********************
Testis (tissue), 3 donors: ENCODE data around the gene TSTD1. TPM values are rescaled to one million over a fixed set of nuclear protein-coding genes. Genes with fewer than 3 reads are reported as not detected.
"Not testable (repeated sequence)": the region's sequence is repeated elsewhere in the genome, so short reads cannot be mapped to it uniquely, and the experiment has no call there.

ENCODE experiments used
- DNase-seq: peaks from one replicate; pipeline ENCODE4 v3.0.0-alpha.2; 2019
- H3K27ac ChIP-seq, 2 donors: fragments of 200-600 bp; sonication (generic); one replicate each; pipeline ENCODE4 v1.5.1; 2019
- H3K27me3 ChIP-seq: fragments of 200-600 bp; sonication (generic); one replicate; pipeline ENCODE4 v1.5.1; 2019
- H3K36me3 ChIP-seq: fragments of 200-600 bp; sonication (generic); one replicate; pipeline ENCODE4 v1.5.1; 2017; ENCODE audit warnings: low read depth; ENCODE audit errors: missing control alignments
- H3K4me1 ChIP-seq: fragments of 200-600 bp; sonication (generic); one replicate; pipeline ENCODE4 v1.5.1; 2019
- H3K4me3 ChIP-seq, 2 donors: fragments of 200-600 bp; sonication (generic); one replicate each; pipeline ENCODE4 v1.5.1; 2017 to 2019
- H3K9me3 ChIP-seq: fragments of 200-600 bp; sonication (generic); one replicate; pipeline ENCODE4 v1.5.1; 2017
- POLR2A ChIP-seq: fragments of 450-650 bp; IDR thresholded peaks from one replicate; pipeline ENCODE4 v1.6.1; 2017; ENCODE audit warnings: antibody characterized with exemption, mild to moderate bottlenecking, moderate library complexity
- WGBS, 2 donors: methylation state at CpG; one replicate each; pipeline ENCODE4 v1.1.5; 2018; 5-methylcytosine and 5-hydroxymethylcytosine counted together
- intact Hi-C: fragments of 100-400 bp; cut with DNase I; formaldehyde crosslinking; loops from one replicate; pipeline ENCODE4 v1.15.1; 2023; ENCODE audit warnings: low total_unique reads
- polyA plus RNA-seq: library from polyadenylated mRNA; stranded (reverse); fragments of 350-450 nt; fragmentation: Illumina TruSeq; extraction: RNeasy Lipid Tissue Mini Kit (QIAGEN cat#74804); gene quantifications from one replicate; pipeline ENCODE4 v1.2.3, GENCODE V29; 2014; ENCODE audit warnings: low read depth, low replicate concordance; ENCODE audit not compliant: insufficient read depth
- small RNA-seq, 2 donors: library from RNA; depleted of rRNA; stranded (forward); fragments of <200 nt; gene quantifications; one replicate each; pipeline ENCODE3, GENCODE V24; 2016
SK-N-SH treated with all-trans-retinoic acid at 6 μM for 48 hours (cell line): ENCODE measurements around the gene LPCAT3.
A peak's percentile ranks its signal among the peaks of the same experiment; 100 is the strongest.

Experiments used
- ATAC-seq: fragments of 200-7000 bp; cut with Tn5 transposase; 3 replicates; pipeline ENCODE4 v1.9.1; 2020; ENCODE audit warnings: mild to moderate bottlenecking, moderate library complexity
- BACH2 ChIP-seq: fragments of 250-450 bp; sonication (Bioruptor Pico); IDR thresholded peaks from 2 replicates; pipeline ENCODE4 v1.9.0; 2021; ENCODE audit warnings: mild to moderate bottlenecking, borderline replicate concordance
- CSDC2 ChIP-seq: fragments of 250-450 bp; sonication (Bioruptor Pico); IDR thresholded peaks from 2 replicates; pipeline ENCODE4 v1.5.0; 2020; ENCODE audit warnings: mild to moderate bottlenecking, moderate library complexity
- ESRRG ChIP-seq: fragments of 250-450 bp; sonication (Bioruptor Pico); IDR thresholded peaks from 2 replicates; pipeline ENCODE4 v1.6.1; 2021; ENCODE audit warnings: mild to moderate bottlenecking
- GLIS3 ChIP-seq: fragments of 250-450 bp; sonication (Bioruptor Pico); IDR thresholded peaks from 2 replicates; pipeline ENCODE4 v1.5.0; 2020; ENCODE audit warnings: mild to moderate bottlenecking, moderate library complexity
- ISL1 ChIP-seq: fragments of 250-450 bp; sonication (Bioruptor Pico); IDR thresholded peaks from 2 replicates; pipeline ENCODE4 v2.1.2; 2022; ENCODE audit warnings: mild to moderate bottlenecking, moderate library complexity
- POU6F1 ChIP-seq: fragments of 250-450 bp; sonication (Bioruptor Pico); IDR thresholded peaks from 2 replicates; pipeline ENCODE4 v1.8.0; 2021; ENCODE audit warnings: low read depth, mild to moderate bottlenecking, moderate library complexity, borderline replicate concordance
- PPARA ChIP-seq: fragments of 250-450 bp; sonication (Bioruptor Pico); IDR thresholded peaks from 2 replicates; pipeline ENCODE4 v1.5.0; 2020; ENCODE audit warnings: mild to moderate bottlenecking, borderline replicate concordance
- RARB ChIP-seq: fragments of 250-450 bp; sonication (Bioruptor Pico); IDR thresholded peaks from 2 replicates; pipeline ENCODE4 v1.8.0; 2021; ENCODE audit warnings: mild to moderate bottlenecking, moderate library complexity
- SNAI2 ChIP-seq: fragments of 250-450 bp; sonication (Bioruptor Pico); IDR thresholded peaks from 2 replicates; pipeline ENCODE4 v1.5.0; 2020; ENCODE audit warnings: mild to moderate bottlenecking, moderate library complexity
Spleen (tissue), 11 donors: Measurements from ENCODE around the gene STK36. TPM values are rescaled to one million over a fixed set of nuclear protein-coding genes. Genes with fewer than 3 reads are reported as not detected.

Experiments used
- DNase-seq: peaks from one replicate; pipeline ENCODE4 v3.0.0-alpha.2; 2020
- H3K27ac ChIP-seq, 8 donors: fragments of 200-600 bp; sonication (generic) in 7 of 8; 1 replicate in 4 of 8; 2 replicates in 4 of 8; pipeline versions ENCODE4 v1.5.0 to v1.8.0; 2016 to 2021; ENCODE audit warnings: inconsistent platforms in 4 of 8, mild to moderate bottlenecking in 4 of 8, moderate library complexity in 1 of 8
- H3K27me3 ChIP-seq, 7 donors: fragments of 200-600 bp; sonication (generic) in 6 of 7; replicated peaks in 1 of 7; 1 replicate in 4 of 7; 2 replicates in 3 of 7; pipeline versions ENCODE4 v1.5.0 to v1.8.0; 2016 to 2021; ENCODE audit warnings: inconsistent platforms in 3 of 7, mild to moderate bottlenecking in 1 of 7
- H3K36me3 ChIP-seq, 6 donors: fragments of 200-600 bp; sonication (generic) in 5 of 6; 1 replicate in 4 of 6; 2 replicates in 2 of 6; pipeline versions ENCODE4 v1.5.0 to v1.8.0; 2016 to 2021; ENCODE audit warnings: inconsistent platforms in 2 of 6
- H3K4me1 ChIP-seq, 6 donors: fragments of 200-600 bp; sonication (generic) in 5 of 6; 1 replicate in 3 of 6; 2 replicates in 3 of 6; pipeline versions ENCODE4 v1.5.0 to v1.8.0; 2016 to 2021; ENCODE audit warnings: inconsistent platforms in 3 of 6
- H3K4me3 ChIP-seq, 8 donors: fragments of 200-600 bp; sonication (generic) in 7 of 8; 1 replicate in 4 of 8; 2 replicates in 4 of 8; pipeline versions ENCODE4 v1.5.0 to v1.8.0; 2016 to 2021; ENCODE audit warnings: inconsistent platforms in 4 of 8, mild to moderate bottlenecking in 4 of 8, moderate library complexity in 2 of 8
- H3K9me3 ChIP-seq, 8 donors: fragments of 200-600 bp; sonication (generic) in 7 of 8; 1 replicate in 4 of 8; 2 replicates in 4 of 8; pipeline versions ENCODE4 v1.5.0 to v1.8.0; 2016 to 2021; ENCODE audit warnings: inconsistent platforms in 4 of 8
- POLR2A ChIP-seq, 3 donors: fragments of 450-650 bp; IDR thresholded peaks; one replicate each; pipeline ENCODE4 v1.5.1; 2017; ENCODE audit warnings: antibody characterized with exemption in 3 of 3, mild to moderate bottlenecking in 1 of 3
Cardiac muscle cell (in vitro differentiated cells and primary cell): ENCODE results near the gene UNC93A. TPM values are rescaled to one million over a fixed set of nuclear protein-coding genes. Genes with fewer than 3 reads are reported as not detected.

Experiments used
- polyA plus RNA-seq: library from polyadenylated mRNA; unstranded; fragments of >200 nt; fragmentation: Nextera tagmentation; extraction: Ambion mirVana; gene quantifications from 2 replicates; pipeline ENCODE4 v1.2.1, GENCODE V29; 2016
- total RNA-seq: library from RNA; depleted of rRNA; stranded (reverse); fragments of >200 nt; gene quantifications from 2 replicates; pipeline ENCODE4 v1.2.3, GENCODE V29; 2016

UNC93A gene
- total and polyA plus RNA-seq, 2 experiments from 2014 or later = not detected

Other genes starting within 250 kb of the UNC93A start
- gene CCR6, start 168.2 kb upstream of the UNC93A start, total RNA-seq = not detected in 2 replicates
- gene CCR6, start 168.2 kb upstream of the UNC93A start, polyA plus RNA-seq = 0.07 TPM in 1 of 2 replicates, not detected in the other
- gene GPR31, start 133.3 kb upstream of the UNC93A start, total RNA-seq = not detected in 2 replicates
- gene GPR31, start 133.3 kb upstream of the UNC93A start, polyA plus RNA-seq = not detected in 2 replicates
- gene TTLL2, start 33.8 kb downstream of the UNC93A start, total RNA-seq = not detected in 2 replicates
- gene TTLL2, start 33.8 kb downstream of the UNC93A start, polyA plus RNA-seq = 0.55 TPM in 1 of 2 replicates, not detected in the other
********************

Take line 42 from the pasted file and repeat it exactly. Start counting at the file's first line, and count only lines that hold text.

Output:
- total RNA-seq: library from RNA; depleted of rRNA; stranded (reverse); fragments of >200 nt; gene quantifications from 2 replicates; pipeline ENCODE4 v1.2.3, GENCODE V29; 2016